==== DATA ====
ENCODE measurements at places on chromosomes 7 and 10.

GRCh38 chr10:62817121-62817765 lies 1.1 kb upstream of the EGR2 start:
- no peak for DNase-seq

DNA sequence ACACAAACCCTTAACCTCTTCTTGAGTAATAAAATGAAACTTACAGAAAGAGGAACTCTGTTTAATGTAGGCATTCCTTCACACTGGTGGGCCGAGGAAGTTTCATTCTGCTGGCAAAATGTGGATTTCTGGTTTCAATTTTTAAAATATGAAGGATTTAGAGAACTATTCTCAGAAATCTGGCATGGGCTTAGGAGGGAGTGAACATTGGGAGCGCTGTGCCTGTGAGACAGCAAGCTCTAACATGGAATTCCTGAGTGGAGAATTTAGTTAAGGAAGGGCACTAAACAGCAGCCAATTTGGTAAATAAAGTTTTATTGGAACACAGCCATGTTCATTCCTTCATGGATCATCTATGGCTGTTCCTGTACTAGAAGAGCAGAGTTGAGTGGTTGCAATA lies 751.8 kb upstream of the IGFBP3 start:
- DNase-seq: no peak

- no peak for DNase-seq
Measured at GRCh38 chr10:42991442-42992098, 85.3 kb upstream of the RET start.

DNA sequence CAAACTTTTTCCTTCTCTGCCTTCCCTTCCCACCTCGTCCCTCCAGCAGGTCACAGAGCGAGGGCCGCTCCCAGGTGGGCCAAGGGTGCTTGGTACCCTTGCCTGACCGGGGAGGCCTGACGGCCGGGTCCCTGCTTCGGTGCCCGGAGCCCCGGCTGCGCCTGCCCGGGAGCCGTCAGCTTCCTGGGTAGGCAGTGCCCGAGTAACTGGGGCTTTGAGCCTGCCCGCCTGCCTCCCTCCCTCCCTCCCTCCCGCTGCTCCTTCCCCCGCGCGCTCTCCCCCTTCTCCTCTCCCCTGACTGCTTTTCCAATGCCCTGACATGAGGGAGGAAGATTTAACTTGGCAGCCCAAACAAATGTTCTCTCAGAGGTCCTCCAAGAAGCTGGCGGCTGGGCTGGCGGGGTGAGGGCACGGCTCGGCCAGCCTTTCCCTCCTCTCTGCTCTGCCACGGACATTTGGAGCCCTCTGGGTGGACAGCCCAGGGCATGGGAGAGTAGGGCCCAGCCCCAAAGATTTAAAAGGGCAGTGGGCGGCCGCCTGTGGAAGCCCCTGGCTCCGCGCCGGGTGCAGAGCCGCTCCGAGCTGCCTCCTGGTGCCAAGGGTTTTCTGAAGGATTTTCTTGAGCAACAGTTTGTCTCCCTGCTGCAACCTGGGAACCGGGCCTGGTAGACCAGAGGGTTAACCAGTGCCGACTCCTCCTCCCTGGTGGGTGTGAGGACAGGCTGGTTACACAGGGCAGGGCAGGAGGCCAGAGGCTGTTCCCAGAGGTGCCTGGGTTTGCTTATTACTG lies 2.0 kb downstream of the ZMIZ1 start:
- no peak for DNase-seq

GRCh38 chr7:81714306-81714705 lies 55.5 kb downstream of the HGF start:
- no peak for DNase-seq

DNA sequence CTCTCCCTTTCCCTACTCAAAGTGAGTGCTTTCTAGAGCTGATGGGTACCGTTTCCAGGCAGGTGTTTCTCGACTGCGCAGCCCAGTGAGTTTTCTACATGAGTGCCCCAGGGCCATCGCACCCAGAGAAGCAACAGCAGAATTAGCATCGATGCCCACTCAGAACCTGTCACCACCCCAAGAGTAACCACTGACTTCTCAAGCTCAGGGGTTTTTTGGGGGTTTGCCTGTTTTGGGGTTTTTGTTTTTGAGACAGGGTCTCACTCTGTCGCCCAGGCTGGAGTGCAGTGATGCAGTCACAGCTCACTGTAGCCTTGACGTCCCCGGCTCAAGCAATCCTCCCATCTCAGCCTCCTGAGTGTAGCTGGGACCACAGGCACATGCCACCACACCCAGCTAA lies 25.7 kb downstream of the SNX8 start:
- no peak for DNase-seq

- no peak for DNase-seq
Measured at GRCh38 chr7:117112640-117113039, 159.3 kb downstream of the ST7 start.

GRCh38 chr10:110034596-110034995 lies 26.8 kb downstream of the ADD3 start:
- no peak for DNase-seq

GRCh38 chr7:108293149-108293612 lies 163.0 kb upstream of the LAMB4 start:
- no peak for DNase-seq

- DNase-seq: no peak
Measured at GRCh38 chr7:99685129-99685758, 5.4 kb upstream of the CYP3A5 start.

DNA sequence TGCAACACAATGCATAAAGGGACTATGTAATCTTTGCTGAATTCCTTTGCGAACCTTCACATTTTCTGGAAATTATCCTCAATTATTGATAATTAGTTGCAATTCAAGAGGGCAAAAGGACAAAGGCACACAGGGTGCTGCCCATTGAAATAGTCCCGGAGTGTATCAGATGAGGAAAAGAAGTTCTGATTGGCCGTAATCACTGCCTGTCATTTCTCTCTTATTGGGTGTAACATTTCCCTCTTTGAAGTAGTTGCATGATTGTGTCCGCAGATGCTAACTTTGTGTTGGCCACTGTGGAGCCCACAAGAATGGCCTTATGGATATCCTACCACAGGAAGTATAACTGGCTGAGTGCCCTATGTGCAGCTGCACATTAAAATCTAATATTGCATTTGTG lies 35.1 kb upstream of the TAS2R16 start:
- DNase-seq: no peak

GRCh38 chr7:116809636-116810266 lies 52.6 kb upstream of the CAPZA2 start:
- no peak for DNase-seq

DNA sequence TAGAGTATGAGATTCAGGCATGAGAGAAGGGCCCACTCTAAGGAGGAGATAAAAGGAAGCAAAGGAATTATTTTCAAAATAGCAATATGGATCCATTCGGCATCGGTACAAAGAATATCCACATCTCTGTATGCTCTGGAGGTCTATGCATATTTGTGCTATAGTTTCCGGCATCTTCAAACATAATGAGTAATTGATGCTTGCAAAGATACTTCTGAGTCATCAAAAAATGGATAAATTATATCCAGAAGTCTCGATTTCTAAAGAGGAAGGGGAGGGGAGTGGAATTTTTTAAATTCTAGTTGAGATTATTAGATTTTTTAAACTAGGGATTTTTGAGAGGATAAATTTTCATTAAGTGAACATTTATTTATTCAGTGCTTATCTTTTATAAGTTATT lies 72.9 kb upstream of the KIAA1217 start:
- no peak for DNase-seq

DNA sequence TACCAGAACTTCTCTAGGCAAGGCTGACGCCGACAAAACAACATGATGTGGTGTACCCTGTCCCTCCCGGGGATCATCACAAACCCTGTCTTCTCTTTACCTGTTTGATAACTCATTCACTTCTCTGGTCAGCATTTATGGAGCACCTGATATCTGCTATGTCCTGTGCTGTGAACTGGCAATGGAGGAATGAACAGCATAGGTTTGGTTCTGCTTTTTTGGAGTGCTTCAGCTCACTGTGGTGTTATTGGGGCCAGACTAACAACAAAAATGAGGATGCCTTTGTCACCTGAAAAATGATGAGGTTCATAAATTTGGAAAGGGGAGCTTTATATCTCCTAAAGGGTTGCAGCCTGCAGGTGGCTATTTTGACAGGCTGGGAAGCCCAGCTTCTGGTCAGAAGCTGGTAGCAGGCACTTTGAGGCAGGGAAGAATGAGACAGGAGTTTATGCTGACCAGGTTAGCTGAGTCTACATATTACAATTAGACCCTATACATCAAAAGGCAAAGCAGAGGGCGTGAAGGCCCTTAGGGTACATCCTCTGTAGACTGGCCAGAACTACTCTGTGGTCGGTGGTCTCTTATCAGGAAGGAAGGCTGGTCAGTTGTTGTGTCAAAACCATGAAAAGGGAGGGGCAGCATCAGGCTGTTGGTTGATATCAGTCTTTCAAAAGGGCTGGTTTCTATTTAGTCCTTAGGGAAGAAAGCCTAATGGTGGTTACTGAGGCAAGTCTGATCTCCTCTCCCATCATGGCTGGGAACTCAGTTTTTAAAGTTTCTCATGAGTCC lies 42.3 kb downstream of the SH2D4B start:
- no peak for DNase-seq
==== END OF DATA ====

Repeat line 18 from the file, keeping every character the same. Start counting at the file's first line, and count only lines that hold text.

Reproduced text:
GRCh38 chr7:108293149-108293612 lies 163.0 kb upstream of the LAMB4 start: